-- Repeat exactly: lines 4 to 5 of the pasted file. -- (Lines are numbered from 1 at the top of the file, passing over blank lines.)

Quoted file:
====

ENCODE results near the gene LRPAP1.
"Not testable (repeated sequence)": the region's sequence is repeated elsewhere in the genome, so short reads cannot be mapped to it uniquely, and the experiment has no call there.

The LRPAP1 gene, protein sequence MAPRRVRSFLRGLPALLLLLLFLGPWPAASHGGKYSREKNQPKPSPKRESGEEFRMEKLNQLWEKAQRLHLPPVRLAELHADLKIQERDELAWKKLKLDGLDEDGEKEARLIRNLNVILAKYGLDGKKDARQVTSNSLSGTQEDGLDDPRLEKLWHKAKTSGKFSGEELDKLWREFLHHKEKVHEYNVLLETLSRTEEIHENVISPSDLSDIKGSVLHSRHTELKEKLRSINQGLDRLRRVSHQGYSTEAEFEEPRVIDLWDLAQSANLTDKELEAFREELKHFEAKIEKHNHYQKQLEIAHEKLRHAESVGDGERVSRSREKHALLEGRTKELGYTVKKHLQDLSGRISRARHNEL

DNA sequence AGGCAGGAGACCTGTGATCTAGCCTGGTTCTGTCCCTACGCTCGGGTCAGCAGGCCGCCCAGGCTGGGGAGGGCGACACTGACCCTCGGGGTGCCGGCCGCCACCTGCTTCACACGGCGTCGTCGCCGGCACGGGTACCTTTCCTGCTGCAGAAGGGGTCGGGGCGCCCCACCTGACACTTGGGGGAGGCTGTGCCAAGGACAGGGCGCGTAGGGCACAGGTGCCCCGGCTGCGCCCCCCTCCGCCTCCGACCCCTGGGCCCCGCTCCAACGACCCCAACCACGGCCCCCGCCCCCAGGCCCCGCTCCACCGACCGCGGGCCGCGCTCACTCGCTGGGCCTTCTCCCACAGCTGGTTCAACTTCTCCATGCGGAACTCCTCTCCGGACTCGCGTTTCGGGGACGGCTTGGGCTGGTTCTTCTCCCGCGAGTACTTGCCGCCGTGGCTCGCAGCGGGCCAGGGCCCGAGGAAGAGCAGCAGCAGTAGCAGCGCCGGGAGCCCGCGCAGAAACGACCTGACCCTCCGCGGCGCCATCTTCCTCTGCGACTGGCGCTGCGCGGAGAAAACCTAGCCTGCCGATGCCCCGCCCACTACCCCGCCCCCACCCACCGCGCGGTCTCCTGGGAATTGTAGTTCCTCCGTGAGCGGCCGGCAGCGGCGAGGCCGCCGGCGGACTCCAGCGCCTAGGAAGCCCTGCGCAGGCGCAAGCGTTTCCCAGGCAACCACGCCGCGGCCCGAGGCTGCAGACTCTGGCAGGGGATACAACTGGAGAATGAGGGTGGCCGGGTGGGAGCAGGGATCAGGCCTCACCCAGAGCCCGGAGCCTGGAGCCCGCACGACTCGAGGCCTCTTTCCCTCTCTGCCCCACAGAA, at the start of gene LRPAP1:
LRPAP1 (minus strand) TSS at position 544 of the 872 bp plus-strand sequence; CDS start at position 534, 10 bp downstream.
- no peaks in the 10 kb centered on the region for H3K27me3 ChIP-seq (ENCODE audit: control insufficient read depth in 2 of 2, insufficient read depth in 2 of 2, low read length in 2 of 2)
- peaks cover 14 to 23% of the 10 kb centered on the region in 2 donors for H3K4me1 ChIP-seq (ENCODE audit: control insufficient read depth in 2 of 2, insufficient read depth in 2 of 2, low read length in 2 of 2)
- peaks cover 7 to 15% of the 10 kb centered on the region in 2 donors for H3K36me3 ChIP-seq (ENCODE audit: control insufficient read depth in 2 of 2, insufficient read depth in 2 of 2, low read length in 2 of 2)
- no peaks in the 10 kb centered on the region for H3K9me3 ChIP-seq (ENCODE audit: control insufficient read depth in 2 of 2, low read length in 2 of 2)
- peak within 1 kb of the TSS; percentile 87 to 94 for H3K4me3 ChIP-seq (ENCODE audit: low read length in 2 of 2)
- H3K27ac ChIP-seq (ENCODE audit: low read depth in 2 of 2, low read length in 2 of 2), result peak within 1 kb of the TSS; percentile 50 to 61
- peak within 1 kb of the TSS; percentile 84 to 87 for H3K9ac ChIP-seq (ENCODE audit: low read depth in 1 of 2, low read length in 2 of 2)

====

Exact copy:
DNA sequence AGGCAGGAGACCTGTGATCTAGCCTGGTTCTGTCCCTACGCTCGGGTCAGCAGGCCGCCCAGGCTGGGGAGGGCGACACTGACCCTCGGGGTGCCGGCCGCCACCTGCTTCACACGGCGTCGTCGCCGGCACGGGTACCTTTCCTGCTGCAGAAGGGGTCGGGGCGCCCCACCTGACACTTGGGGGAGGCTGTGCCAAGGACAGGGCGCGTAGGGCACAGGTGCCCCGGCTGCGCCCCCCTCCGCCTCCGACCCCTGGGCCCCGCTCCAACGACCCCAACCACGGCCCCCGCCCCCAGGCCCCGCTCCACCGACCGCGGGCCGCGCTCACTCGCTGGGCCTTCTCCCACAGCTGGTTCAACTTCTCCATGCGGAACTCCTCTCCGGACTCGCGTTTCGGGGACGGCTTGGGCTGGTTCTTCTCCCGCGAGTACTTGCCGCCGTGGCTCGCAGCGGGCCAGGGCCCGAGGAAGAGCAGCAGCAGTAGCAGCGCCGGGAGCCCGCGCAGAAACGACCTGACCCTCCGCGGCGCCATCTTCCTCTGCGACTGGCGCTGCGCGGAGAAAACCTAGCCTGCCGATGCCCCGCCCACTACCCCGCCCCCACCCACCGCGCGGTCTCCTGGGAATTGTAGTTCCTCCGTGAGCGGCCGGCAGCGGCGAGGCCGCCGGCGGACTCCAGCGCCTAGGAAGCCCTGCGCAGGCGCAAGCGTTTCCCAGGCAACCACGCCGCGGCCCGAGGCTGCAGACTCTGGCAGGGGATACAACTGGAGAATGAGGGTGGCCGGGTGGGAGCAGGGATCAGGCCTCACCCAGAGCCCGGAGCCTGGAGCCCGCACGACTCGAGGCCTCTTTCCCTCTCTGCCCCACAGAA, at the start of gene LRPAP1:
LRPAP1 (minus strand) TSS at position 544 of the 872 bp plus-strand sequence; CDS start at position 534, 10 bp downstream.